Faraway cousins of the Stuttgart stallions
Fascination on the Nurburgring.
While some tend to associate RUF with a viral montage of an onboard and aerial footage of the yellowbird tail happily gliding through the Nordschleife, most of us subconsciously associate the yellow 911 (which is a severe understatement) with the playstation, namely Gran Turismo, with no small thanks to EA and Porsche's exclusive licensing honeymoon period. Since RUFs manufactured unmarked 911's with their own specific VIN's, the German marque is technically a manufacturer in its own right. However, blank 911s were not the only canvas RUF played with. The RUF Dakara was a Porsche Cayenne, with widened track, a plush interior and 911 headlights. Not quirky enough for you? RUF's Deucalion (Dr. Frankenstein's monster) was a 993's 3.6-litre twin-turbo powerplant strapped to a VW T4 van.
One of the many perks of being a Volkswagen Auto Group sibling is getting to raid the closet, or in this case, the parts bin of Porsche. That is exactly what Bentley turned to when co-developing the new Continental GT, which goes like a spaceship thrusted by the W12, while corners like one too (if spaceships could corner) thanks to the Porsche Panamers toolkit.
911 reimagined and remastered
911 recreations have always been more of an art piece than tools of precision driving. Such is the case with Singer 911, a no expenses spared, turned up to eleven, reimagined 964 that drives as good as it looks, and looks as good as it sounds.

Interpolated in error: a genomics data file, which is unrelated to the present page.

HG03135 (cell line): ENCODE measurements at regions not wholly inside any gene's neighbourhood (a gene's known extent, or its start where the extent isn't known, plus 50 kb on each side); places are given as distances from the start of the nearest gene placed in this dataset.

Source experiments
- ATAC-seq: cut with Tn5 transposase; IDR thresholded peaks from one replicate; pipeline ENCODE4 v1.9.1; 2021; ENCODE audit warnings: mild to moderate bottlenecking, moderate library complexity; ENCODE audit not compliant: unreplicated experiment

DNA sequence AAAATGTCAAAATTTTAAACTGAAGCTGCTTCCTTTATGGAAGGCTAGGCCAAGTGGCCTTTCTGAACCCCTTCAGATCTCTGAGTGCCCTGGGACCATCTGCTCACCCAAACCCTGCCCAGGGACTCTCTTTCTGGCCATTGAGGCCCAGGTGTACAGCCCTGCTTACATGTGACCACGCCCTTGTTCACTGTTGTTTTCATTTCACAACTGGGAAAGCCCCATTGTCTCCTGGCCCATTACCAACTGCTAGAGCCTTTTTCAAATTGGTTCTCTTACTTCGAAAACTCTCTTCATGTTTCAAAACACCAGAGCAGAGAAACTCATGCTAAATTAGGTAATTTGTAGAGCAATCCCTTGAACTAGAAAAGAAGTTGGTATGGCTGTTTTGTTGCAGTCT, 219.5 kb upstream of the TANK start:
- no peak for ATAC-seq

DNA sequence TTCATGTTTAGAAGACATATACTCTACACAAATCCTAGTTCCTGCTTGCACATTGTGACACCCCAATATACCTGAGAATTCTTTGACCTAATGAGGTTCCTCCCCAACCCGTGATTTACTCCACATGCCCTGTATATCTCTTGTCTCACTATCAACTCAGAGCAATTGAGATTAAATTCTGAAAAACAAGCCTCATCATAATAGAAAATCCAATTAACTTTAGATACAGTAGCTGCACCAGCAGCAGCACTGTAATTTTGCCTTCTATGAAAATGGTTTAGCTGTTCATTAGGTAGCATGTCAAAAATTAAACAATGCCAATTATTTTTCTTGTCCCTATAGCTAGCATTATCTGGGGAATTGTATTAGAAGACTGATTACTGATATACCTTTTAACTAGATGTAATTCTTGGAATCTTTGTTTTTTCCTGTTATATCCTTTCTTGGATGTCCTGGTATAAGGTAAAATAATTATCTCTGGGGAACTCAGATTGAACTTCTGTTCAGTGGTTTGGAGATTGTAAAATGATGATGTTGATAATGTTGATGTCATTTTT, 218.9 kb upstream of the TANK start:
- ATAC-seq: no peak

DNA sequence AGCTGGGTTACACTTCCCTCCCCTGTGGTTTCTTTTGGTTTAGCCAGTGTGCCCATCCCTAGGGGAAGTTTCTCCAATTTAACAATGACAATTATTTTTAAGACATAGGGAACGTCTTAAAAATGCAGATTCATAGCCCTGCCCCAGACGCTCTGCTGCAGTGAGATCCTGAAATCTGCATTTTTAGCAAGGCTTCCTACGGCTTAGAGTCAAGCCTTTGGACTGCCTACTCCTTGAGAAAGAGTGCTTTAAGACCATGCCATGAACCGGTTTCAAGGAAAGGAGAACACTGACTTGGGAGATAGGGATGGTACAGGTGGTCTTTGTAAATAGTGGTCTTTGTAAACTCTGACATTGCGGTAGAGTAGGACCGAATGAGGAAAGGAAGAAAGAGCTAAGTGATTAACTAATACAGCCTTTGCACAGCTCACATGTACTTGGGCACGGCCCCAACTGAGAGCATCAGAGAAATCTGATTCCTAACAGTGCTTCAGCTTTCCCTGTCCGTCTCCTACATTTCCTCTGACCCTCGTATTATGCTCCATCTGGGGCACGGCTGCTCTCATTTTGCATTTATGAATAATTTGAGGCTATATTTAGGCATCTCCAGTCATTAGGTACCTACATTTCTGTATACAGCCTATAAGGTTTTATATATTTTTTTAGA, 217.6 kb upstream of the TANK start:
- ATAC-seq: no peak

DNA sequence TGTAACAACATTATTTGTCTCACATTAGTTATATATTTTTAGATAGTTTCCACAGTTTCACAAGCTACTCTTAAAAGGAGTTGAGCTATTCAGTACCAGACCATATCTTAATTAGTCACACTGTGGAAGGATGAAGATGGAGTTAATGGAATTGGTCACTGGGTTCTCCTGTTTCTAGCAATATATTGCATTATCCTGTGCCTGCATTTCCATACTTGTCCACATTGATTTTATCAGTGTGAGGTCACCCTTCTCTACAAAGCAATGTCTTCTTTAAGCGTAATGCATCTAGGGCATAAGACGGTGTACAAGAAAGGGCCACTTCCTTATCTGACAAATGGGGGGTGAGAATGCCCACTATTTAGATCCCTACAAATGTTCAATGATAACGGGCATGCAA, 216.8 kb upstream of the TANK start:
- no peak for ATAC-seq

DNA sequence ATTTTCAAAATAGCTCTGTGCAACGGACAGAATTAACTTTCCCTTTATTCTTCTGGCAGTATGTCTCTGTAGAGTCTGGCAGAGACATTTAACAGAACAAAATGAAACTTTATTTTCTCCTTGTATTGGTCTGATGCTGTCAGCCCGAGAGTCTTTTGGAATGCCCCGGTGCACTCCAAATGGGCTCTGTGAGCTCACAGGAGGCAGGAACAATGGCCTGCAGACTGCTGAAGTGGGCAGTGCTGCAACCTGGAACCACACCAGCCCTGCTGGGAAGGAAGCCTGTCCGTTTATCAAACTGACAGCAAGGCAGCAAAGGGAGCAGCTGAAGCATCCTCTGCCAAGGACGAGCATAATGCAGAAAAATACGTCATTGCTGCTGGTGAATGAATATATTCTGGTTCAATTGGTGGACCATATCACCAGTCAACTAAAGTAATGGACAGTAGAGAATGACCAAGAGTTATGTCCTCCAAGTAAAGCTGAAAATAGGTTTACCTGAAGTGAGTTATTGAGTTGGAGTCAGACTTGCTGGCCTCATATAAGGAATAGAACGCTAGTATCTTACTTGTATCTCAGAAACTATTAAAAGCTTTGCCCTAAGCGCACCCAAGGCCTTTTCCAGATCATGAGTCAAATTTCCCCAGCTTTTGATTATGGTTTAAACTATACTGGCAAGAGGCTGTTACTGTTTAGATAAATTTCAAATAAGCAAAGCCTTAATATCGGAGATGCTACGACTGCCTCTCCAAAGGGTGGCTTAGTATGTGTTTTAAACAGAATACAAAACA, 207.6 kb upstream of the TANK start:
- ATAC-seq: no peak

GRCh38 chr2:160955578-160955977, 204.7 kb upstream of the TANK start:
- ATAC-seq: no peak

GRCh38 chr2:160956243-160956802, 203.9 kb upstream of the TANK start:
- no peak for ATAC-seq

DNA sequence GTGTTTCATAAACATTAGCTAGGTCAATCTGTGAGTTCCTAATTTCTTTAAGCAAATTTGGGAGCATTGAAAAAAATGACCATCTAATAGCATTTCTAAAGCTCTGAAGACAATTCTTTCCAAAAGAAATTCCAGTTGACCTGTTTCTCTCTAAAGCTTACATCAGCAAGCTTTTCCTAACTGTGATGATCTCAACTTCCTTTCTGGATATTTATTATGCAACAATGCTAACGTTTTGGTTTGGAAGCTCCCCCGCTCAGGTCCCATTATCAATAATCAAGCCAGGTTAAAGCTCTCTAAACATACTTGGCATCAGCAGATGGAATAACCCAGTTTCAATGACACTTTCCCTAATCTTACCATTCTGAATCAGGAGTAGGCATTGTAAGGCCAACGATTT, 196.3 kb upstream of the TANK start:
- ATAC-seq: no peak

Similarly, Guenther werks remasters 993's in a treatment akin to Singer; bespoke reiteration
down to the nuts and bolts.
Purveyor of souped-up Ferrari's of the era, was no stranger to Porsche, as disbanded group C left an abundance of arguably the most successful customer Porsche chassis, the 962. The mad men at Koenig simply offered to road convert the race car for the road which translated to completely reworking the 962 tube chassis out of carbon fibre, detuning the engine, adding code-compliant head and tail lights and installing A/C to name a few. And voila, an actual race car for the road.
W Motors made their debut on the big screen with the launch of Fast and Furious 7. Powered by a RUF developed, quintessentially Porsche 3.7-litre twin-turbo drivetrain, the Lykan HyperSport is the first Arab supercar to move under its own power, unlike the much contentious Devel Sixteen. Moreover, a 3.8 litre RUF developed flat 6 seems to be the choice of power house and drivetrain for the Lykan Fenyr SuperSport coupled with Porsche's proprietory PDK gearbox.
Even though every bit of the Mercedes W124 500E is deservingly Mercedes, however, engineers hired then strapped for cash Porsche to fit the massive V8 under the bonnet snug, to which Porsche replied with a dosage of flared body styling, evident on the hood itself and the fenders all around. The entire process took 18 days, as the 500E travelled back and forth in-between the two factories.
Porsche's greatest wagon that isn't a Sport Turismo and Audi's first RS car: the RS2 Avant was as every bit a Porsche as it was an Audi. Produced at the very same zuffenhausen production assembly line as the 500E was, the co-developed Audi received instantly recognisable 964 wheels and mirrors along with ever so special badges. And the nogaro? Enough said. And for a very short period, you could see a Porsche, Mercedes and an Audi all under the same roof.